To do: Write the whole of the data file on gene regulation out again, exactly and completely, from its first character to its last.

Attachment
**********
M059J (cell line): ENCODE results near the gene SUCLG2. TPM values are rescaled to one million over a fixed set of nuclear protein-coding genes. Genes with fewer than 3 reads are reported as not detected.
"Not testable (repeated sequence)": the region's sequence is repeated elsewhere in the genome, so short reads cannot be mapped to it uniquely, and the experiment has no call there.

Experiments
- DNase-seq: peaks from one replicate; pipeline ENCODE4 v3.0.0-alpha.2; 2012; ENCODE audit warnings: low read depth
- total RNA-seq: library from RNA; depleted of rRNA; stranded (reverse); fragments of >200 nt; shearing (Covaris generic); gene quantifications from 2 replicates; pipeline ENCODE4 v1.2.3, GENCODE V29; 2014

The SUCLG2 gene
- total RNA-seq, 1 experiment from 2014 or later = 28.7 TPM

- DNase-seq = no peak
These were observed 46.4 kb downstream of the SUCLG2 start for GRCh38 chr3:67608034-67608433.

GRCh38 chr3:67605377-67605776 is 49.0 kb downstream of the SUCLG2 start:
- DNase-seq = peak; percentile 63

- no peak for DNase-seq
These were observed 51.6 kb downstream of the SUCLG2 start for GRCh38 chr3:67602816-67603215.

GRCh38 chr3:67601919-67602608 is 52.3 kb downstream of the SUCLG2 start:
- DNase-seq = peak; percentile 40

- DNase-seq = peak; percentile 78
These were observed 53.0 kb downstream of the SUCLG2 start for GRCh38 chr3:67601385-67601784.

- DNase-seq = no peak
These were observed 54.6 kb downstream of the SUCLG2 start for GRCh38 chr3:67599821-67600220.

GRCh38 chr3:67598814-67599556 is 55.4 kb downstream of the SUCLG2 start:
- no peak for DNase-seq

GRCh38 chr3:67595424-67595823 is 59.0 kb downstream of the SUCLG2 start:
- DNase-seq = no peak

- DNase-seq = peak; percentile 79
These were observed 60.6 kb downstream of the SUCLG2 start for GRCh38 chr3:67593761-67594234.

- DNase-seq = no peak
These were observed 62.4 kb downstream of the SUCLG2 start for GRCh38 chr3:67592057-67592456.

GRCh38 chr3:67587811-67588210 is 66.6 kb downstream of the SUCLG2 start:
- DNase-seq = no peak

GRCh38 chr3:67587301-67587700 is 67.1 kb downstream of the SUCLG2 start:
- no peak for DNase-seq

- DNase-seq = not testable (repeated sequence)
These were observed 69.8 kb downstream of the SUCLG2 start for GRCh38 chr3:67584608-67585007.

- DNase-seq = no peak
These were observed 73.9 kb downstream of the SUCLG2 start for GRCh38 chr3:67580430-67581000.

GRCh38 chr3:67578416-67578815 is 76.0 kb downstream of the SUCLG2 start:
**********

M059J (cell line): ENCODE results near the gene SUCLG2. TPM values are rescaled to one million over a fixed set of nuclear protein-coding genes. Genes with fewer than 3 reads are reported as not detected.
"Not testable (repeated sequence)": the region's sequence is repeated elsewhere in the genome, so short reads cannot be mapped to it uniquely, and the experiment has no call there.

Experiments
- DNase-seq: peaks from one replicate; pipeline ENCODE4 v3.0.0-alpha.2; 2012; ENCODE audit warnings: low read depth
- total RNA-seq: library from RNA; depleted of rRNA; stranded (reverse); fragments of >200 nt; shearing (Covaris generic); gene quantifications from 2 replicates; pipeline ENCODE4 v1.2.3, GENCODE V29; 2014

The SUCLG2 gene
- total RNA-seq, 1 experiment from 2014 or later = 28.7 TPM

- DNase-seq = no peak
These were observed 46.4 kb downstream of the SUCLG2 start for GRCh38 chr3:67608034-67608433.

GRCh38 chr3:67605377-67605776 is 49.0 kb downstream of the SUCLG2 start:
- DNase-seq = peak; percentile 63

- no peak for DNase-seq
These were observed 51.6 kb downstream of the SUCLG2 start for GRCh38 chr3:67602816-67603215.

GRCh38 chr3:67601919-67602608 is 52.3 kb downstream of the SUCLG2 start:
- DNase-seq = peak; percentile 40

- DNase-seq = peak; percentile 78
These were observed 53.0 kb downstream of the SUCLG2 start for GRCh38 chr3:67601385-67601784.

- DNase-seq = no peak
These were observed 54.6 kb downstream of the SUCLG2 start for GRCh38 chr3:67599821-67600220.

GRCh38 chr3:67598814-67599556 is 55.4 kb downstream of the SUCLG2 start:
- no peak for DNase-seq

GRCh38 chr3:67595424-67595823 is 59.0 kb downstream of the SUCLG2 start:
- DNase-seq = no peak

- DNase-seq = peak; percentile 79
These were observed 60.6 kb downstream of the SUCLG2 start for GRCh38 chr3:67593761-67594234.

- DNase-seq = no peak
These were observed 62.4 kb downstream of the SUCLG2 start for GRCh38 chr3:67592057-67592456.

GRCh38 chr3:67587811-67588210 is 66.6 kb downstream of the SUCLG2 start:
- DNase-seq = no peak

GRCh38 chr3:67587301-67587700 is 67.1 kb downstream of the SUCLG2 start:
- no peak for DNase-seq

- DNase-seq = not testable (repeated sequence)
These were observed 69.8 kb downstream of the SUCLG2 start for GRCh38 chr3:67584608-67585007.

- DNase-seq = no peak
These were observed 73.9 kb downstream of the SUCLG2 start for GRCh38 chr3:67580430-67581000.

GRCh38 chr3:67578416-67578815 is 76.0 kb downstream of the SUCLG2 start: